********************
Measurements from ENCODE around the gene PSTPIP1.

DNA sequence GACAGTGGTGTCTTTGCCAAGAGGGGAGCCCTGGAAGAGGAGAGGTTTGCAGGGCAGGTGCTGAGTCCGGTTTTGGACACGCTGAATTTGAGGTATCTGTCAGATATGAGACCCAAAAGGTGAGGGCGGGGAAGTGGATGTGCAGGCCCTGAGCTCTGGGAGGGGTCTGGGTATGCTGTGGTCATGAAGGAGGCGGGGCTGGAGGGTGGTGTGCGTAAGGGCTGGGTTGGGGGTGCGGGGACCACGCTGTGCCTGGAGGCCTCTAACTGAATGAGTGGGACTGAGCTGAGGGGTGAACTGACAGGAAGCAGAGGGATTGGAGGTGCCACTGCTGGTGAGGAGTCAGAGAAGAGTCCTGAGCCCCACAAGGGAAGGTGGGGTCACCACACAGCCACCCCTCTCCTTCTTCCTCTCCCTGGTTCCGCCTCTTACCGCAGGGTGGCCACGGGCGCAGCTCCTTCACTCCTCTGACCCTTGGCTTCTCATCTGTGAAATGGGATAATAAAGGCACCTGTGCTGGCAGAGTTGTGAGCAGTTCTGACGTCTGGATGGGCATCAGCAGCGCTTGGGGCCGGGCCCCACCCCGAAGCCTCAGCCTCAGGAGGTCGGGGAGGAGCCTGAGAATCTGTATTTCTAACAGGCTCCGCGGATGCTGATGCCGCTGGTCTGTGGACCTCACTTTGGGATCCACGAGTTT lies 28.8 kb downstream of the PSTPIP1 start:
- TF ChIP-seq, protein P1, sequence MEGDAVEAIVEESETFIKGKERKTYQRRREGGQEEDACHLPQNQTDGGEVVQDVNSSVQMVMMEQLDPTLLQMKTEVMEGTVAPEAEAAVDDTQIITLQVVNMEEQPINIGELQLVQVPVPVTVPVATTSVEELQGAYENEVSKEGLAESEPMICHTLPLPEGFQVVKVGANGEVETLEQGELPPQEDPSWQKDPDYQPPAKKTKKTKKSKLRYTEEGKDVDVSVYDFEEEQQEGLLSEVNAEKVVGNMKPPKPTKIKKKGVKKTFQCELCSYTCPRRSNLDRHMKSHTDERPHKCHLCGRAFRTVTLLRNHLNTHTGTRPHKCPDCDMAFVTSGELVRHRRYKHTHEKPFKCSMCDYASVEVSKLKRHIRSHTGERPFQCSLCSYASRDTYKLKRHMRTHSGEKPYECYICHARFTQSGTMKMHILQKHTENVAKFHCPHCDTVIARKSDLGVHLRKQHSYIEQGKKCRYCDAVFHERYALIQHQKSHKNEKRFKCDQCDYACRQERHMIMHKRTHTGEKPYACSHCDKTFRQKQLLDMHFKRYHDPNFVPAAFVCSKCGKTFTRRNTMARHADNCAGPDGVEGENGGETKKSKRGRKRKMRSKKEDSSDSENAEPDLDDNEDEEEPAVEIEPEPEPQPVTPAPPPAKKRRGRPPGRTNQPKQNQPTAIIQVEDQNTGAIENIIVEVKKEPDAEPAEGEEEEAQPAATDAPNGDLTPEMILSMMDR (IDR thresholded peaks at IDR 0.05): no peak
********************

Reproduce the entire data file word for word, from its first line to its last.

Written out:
Measurements from ENCODE around the gene PSTPIP1.

DNA sequence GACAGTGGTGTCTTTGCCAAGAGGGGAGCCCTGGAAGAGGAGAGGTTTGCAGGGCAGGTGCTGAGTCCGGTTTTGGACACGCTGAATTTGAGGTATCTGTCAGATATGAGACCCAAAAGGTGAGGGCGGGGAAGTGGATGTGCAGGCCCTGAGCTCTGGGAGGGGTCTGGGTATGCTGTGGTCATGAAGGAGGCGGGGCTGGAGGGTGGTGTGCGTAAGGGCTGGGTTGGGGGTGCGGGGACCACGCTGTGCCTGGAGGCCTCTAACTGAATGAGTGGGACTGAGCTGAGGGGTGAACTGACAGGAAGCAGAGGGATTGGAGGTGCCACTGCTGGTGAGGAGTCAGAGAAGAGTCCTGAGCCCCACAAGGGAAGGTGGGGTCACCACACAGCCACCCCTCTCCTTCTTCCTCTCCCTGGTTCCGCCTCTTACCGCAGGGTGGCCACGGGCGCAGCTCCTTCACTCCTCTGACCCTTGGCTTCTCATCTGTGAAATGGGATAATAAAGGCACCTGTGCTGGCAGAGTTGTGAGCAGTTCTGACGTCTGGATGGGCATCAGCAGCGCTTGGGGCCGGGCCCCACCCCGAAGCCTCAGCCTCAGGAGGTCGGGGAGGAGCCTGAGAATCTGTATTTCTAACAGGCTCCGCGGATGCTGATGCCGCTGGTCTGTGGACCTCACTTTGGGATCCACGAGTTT lies 28.8 kb downstream of the PSTPIP1 start:
- TF ChIP-seq, protein P1, sequence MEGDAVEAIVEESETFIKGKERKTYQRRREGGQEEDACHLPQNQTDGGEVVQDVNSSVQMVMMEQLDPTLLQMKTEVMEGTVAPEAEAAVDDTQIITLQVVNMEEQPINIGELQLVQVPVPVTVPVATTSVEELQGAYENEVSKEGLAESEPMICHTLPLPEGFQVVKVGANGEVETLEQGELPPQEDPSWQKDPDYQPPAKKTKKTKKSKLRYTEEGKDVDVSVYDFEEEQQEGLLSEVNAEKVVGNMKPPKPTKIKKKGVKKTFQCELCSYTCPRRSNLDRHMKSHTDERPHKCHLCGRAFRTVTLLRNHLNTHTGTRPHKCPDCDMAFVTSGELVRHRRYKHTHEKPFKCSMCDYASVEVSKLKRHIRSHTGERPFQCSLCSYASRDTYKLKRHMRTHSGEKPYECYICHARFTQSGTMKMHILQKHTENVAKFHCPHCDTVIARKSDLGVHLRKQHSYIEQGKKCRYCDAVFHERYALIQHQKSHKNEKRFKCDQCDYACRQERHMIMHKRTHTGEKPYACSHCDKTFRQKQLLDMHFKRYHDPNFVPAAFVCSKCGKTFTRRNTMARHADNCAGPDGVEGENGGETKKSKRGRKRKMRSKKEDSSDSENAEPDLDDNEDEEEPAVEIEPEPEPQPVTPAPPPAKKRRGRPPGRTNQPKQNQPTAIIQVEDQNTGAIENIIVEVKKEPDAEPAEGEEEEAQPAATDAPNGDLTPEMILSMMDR (IDR thresholded peaks at IDR 0.05): no peak